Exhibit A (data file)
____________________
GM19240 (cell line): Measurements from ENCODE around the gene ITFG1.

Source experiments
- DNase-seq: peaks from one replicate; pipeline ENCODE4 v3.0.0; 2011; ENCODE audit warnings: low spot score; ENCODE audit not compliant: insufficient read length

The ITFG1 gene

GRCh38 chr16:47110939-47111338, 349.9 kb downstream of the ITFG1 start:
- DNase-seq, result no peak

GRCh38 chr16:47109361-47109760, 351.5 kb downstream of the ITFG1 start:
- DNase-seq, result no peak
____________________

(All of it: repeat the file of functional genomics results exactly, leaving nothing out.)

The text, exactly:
GM19240 (cell line): Measurements from ENCODE around the gene ITFG1.

Source experiments
- DNase-seq: peaks from one replicate; pipeline ENCODE4 v3.0.0; 2011; ENCODE audit warnings: low spot score; ENCODE audit not compliant: insufficient read length

The ITFG1 gene

GRCh38 chr16:47110939-47111338, 349.9 kb downstream of the ITFG1 start:
- DNase-seq, result no peak

GRCh38 chr16:47109361-47109760, 351.5 kb downstream of the ITFG1 start:
- DNase-seq, result no peak